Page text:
Driving standards

PUBLISHED : Friday, 20 March, 1998, 12:00am
UPDATED : Friday, 20 March, 1998, 12:00am

Any official attempt to cut down on the spate of traffic accidents is worth a try. But, however well meaning, the scheme being introduced by the combined forces of the police and the traffic department sounds more like a public relations exercise than a genuine attempt to improve driving skills among commercial vehicle drivers.

The system will not work unless it comes with incentives which make it worth the effort to enrol. Few drivers are likely to be attracted by the prospect of sitting at a desk being lectured on the highway code, particularly if there is little personal advantage to be gained at the end of it. The attitude of the transport unions to the voluntary scheme is predictable, but perhaps a little smug.

Driving in Hong Kong is not impressive. The rules of the road are broken at every junction as drivers cut in, and swap from inside to outside lanes regardless of the oncoming traffic, and apparently oblivious of their own safety, as well as that of other travellers.

Traffic police follow set routines which centre on regular checks for speeding, but there is no attempt to caution drivers who break elementary road rules. Perhaps if tickets were handed out to those who flout the Highway Code, there would be less reason to complain that drivers pay no attention to it.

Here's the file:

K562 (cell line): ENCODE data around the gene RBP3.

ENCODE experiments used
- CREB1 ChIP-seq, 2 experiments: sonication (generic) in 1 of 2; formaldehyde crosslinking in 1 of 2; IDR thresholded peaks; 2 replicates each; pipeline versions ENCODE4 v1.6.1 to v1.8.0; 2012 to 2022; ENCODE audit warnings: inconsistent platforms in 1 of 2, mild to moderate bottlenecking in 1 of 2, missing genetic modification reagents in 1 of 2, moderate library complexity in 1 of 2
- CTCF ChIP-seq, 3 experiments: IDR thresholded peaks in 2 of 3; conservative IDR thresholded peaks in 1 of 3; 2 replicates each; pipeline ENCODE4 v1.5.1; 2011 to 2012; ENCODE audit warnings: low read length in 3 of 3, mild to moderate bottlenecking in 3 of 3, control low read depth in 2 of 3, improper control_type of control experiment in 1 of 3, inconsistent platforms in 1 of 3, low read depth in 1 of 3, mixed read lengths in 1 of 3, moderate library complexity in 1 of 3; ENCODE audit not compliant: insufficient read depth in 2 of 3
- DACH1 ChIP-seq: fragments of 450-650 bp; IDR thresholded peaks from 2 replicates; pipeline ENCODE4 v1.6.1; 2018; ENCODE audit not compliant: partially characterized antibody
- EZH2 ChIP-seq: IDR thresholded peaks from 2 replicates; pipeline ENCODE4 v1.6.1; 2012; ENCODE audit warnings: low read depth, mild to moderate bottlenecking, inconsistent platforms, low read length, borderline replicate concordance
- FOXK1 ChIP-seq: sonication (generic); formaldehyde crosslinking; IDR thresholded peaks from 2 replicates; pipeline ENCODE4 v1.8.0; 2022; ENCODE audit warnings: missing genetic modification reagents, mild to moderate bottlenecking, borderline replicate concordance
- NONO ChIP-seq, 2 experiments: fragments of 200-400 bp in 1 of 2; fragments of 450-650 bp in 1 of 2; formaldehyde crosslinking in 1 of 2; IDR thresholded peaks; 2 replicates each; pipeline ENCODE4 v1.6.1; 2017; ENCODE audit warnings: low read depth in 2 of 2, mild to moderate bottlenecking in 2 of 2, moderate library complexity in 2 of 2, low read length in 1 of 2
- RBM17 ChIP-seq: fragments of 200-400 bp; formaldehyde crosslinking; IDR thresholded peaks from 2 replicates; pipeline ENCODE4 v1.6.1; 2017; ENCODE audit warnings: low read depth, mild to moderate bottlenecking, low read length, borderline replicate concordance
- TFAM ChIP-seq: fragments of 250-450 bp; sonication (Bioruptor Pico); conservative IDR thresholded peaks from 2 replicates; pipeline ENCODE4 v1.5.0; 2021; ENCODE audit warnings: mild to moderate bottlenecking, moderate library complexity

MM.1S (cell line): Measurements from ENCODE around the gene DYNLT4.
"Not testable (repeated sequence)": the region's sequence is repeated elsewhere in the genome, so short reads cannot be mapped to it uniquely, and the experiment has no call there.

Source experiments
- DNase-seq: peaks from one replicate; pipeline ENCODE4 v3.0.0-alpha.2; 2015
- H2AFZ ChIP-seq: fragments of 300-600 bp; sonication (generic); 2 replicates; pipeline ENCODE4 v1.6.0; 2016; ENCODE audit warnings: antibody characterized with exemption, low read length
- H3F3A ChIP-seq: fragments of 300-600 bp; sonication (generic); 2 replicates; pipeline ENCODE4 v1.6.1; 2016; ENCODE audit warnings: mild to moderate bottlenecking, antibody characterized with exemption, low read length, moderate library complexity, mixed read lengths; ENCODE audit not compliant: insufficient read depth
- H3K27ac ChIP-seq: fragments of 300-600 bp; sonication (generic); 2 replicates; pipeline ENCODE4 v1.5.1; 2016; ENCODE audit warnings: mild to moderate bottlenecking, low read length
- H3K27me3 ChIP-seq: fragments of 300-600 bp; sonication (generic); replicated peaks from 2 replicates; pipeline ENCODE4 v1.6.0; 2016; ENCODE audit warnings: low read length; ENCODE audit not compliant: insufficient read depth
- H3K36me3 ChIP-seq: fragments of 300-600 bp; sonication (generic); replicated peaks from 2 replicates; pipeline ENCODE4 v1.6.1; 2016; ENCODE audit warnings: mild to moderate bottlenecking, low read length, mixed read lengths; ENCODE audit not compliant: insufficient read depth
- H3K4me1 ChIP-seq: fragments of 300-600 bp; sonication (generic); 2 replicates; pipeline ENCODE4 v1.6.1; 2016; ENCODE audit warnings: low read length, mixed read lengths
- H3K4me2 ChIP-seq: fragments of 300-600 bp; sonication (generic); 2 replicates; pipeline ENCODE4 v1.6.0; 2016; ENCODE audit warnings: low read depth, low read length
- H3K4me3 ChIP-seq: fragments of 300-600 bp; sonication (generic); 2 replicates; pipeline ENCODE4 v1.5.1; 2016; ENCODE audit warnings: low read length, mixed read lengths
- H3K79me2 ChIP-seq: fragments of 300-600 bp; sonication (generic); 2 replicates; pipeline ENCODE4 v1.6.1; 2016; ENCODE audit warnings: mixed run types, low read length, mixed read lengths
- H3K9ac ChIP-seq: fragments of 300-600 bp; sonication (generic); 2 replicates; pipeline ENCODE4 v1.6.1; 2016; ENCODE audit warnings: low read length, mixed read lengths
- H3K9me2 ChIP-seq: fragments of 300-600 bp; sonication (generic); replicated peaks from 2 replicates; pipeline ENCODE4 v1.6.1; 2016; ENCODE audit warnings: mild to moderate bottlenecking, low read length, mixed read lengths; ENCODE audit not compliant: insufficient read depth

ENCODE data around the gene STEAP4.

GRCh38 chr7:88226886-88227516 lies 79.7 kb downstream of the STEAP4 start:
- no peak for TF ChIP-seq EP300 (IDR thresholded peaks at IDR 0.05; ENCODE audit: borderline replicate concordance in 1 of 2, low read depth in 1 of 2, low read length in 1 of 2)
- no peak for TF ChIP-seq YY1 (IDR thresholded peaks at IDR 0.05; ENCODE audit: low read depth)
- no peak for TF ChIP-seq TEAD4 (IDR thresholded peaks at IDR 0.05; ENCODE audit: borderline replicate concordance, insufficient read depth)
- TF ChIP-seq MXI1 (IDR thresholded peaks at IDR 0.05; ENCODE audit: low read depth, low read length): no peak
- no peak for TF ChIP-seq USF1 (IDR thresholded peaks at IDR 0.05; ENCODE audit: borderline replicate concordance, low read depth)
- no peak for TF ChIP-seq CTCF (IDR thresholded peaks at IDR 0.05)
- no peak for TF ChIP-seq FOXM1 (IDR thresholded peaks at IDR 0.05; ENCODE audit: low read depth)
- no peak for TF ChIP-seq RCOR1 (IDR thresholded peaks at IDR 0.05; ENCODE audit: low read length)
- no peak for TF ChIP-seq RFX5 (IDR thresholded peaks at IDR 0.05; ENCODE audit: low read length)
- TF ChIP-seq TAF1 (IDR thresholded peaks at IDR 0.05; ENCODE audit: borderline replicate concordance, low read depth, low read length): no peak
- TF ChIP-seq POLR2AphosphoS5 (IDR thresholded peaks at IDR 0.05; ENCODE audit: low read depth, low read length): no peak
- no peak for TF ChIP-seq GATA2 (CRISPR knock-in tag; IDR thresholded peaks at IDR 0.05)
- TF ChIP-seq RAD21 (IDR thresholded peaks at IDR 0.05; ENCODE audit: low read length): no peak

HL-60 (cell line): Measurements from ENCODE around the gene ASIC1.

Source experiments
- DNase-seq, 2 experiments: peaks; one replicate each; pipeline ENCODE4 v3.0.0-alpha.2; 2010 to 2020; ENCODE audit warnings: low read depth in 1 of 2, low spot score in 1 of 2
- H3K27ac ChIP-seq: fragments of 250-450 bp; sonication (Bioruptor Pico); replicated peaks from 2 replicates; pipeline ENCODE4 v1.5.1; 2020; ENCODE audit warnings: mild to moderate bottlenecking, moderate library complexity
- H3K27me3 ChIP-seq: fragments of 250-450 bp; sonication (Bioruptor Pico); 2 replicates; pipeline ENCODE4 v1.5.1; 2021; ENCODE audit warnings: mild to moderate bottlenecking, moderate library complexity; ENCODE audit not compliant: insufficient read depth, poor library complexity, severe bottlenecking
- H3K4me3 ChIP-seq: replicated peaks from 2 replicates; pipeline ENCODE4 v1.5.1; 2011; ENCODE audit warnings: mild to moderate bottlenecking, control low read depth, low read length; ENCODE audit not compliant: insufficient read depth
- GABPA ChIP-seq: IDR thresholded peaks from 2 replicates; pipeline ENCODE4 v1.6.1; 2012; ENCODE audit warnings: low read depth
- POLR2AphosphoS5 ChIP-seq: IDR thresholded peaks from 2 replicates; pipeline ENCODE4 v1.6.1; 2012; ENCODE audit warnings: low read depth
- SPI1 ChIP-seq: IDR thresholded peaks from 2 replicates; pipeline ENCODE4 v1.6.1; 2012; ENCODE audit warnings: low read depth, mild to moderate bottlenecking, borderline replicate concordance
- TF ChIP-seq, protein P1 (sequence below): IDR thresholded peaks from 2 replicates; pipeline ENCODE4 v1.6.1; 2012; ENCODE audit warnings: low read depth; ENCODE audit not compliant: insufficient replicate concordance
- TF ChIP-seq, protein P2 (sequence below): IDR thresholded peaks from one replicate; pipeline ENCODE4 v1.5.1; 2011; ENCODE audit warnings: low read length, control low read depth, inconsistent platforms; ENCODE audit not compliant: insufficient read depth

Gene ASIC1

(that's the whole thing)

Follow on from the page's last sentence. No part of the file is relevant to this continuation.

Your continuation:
Bad manners behind the wheel are almost as dangerous as excessive speed, but it has become an accepted part of modern life, with so-called 'road rage' incidents now occurring in Hong Kong. A good deal could be done to improve road skills if there was a system whereby drivers could gain qualifications that earned them tangible long-term benefits - lower premiums on motoring insurance, for example. In countries where this type of scheme is on offer, there is a certain amount of kudos involved in coming through the course, because of the high level of skill required.

Participants are taken out on the highway and required to demonstrate control of their vehicle under a variety of difficult road conditions. It isn't easy to pass, so those who do get through gain considerable face as well as enhancing their job prospects. If a similar system were set up here, and offered to all drivers, it might prove the answer to our present dismal record of crashes and deaths on the road.